City of St Bees by Valeria Borghese
“Nemo Esteem” by Valeria Borghese is the first book in a series called “The Only Fans”. I enjoyed this book and found that, for my purposes, it was not too different from the rest of the books that Borghese has written. This one, however, is different. It’s about a fan, Nelelle, who becomes so obsessed with the fact that her boyfriend has left her that she burns his name into her heart with a razor blade. Nelelle becomes a virtual wreck, unable to function without knowing where her boyfriend is, what he does for a living, or who he sees and talks to on a daily basis. This book is very depressing and really deals with heavy emotional issues which many readers might find difficult to deal with.
The novel starts off in Nelelle’s high school, where she is studying abroad in Tanzania. There, she meets Saleem, who is an American expat who is studying in the same school as her. Within a few days of their initial meeting, Saleem is murdered by a gang of Somalis who capture and murder Saleem for being a westerner who has a Western girl love interest. This shocks Nelelle, who cannot fathom how anyone could think like this, but soon enough, she begins to realize that her love for Saleem must be real.
Nelelle and Saleem’s story is told through the point of view of Saleem’s older brother Sidi. While traveling in their car, they are ambushed by members of the “Mubarakate Boys”, an armed group of youths who demand that they hand over their money and release a captured man. As a result, Saleem gets killed – though his death is initially misconstrued by Saleem’s friends as being a mercy killing – and Nelelle is captured along with two other Americans. However, Saleem’s captors reveal that they are Americans, and that their intention is not to free any Americans that were mistakenly seized by the Somalis. Instead, they want only to execute two of them for a list of “murderers” that the group is planning to execute.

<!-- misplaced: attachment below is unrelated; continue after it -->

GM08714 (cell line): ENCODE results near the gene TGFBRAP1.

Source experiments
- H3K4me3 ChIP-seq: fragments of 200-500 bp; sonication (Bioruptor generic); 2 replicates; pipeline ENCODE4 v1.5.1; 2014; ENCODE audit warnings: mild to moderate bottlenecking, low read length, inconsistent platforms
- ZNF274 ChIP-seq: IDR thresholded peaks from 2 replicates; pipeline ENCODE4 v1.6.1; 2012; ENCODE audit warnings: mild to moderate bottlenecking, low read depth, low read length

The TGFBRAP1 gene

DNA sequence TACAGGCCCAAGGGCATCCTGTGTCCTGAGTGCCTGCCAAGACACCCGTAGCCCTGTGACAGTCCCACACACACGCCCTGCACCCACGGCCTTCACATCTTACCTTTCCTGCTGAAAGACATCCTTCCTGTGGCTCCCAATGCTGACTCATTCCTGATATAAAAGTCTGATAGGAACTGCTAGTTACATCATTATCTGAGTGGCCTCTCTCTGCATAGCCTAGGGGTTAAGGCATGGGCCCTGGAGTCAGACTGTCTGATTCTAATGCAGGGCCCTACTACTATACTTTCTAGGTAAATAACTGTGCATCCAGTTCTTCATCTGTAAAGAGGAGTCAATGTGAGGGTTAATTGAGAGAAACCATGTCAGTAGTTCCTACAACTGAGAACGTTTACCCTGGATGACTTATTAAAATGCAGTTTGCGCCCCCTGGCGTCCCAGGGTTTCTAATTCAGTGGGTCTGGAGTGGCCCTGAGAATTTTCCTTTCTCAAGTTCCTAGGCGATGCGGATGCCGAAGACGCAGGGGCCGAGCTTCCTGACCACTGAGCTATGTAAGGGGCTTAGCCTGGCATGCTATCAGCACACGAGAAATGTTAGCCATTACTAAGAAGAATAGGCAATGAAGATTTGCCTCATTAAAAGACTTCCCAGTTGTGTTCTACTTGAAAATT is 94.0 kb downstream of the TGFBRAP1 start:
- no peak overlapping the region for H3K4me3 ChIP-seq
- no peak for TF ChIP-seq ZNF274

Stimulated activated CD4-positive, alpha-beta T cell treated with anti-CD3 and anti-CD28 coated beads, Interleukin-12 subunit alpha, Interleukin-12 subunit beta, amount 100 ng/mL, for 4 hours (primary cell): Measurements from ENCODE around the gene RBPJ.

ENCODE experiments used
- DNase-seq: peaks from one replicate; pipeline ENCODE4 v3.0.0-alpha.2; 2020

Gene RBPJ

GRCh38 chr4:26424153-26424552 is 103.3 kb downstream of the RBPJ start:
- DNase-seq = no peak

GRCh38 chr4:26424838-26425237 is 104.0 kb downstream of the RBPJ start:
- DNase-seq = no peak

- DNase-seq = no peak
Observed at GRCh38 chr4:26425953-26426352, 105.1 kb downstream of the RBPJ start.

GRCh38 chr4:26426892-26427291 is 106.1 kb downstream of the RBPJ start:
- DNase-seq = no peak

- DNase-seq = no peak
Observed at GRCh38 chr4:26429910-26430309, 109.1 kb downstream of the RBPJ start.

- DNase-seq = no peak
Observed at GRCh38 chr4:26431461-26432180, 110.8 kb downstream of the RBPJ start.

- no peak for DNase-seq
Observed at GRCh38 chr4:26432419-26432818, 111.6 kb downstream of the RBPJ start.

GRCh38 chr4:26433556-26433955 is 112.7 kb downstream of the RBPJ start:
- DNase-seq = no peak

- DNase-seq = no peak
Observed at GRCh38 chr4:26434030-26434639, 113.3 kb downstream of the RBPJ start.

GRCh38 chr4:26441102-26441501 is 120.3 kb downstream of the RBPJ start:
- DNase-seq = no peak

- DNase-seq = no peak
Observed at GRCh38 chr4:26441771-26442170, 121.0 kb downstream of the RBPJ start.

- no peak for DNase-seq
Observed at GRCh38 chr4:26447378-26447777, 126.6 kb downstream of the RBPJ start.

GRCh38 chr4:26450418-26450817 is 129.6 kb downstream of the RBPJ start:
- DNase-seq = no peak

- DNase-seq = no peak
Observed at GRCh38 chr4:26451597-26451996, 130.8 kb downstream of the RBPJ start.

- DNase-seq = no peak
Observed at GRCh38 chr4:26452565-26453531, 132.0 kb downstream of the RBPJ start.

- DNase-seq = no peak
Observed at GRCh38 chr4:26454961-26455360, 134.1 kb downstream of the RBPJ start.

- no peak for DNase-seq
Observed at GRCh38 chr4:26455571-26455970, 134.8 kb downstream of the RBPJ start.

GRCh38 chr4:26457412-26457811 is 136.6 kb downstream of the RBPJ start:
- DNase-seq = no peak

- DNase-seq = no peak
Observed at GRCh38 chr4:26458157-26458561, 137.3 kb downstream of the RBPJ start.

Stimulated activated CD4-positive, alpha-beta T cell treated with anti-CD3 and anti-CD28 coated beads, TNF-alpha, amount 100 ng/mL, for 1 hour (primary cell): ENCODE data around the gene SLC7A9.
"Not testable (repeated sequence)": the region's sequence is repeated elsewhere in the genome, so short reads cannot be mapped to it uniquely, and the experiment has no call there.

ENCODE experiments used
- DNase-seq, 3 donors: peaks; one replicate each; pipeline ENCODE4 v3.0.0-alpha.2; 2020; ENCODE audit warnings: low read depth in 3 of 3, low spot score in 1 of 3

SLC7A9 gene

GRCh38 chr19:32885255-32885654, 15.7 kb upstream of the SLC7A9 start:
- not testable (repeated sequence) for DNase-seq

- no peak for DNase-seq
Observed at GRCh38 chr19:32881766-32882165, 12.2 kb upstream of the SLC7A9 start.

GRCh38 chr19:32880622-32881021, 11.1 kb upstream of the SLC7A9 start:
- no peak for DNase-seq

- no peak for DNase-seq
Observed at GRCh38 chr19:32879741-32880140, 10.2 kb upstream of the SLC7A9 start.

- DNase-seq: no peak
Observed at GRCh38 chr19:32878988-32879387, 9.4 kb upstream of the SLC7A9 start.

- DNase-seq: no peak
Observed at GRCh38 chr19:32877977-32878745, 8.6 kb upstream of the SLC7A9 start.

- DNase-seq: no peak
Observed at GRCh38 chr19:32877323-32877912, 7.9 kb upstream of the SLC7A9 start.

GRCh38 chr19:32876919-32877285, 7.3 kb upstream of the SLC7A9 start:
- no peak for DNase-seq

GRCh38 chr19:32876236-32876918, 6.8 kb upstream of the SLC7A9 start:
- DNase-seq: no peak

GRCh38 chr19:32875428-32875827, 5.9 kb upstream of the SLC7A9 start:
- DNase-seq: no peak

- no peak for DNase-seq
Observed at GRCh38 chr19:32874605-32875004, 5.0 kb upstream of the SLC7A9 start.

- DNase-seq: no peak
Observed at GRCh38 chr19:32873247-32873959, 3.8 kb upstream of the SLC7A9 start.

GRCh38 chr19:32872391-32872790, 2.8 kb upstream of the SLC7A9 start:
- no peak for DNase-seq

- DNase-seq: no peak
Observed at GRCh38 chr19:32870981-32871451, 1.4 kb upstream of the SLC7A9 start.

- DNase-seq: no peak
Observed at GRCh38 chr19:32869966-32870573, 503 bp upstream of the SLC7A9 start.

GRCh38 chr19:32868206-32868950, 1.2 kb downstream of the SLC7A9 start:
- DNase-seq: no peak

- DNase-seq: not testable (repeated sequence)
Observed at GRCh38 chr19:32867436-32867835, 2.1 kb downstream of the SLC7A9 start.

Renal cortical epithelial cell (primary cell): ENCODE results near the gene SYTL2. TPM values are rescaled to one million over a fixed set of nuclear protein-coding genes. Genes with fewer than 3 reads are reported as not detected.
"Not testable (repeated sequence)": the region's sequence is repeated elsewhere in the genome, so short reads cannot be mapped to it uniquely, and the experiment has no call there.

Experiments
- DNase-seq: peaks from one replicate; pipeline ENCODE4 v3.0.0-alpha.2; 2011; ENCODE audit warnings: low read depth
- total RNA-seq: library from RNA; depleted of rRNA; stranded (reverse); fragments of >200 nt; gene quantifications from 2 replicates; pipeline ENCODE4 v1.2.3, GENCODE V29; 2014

Following the events of their first kidnapping, Saleem is offered freedom in an American prison – but on his way out, he is captured once more and taken to a prison in Africa. This time, he is in charge. He tortures other inmates to force them to tell the name of the people who ordered their kidnap. Meanwhile, Nelelle arrives at the prison and overhears a conversation in which Saleem tells his captors about his plan to free all Americans being held hostage in Africa. However, before he can carry out his plan, Nelelle gets shot by one of the prisoners. He dies later on at home.
The novel ends with Saleem’s death. He is buried in a grave in a foreign land, which is owned by his former college friend Sidi. However, when Saleem’s ex-girlfriend Tafeel contacts Sidi, he has to return to America – and tell her about his former girlfriend’s murder. This is where Saleem’s novel gains its poignancy. For a man who knows the lengths to which people will go to protect their freedom, he chooses to shoot rather than plead with the international terrorists about freeing all Americans being held hostage in Africa.
Overall, Borghese creates a likable, interesting heroine. Her use of language is dry and sometimes confusing. But, if you are not hooked on action, fighting, or mystery – Borghese’s novel is not for you.